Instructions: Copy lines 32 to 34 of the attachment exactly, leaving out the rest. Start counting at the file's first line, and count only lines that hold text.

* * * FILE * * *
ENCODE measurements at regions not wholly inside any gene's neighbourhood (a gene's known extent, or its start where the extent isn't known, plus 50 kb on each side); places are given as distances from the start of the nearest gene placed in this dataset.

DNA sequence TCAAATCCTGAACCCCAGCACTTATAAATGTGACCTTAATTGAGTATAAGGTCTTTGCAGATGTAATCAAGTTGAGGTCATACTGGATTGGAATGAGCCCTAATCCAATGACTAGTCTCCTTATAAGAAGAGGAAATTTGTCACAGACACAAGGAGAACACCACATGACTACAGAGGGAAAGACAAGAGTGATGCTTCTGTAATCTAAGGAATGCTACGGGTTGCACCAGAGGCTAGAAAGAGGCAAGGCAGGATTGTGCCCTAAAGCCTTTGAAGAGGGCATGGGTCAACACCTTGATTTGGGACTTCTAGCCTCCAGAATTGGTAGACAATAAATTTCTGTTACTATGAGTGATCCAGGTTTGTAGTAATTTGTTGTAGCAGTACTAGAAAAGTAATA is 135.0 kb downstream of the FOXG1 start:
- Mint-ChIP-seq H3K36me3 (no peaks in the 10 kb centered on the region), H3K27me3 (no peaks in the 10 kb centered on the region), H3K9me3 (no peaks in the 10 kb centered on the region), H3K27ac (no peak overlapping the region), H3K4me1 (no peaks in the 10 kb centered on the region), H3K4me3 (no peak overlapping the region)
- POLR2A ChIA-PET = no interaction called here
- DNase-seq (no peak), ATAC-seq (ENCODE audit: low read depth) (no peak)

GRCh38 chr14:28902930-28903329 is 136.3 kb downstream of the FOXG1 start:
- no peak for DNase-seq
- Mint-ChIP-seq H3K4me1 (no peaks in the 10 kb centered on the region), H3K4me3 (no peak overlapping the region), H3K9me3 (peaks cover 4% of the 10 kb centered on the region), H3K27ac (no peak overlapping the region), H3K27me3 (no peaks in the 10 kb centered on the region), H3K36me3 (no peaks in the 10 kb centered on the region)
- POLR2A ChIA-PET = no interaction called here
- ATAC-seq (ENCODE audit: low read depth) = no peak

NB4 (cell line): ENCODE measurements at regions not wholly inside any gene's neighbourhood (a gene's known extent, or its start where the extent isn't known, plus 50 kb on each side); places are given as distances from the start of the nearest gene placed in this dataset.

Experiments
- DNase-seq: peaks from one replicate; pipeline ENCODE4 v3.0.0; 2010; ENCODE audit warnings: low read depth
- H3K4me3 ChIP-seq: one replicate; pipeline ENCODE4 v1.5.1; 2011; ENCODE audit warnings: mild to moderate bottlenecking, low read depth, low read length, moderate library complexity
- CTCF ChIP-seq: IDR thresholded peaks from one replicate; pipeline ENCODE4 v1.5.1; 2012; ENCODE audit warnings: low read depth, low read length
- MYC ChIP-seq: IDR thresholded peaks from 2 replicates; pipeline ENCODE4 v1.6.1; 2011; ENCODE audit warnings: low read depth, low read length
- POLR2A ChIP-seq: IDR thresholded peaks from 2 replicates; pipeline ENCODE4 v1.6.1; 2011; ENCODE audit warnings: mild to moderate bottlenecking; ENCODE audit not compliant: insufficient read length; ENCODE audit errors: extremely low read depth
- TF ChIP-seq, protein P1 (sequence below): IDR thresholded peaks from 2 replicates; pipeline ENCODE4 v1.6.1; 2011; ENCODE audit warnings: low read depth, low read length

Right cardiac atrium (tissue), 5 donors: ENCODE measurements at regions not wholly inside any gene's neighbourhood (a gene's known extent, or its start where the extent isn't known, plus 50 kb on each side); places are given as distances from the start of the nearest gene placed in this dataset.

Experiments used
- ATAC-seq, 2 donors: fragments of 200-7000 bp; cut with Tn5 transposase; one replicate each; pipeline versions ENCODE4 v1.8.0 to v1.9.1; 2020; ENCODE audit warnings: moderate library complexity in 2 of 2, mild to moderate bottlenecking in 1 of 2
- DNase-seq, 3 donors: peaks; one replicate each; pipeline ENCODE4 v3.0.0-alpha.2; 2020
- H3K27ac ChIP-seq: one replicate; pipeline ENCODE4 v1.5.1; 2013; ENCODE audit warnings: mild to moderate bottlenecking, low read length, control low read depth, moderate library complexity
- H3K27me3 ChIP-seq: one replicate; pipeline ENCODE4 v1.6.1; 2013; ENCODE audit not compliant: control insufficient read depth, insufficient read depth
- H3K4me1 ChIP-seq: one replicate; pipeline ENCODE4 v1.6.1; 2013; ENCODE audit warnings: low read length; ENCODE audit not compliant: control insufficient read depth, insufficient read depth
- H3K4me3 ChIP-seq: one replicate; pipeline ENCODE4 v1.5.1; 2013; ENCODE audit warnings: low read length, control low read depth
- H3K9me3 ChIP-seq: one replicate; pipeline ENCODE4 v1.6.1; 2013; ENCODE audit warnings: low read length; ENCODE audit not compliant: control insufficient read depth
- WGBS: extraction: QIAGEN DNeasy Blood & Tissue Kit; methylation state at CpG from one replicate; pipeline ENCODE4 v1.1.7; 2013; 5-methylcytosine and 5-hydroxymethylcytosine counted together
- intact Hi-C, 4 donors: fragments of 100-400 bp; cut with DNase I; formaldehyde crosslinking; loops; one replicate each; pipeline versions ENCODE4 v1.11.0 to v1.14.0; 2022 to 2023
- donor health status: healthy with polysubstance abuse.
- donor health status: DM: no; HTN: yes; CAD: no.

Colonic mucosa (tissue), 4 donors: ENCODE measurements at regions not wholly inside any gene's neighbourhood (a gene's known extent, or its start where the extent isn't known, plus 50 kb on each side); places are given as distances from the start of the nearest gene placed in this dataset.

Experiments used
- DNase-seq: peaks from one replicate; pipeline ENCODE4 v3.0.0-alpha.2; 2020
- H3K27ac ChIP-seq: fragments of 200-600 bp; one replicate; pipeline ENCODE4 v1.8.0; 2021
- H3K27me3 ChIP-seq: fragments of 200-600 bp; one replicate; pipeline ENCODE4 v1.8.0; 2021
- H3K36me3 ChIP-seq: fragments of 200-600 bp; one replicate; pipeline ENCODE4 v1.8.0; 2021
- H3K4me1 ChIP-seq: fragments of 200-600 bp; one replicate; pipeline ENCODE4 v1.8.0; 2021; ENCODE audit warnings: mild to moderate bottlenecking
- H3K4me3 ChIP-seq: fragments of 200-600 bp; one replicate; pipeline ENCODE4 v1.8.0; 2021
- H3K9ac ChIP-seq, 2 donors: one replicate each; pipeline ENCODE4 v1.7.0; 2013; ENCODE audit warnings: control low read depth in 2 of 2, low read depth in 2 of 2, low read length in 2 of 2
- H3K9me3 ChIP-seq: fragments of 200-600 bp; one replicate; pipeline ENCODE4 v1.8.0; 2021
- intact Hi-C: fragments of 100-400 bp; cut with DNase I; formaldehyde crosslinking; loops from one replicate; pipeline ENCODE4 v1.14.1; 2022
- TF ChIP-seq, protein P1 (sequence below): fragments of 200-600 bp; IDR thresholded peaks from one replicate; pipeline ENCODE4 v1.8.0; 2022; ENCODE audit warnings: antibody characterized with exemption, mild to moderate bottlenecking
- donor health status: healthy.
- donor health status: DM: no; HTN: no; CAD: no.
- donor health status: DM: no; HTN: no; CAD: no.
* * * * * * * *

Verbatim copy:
Colonic mucosa (tissue), 4 donors: ENCODE measurements at regions not wholly inside any gene's neighbourhood (a gene's known extent, or its start where the extent isn't known, plus 50 kb on each side); places are given as distances from the start of the nearest gene placed in this dataset.

Experiments used
- DNase-seq: peaks from one replicate; pipeline ENCODE4 v3.0.0-alpha.2; 2020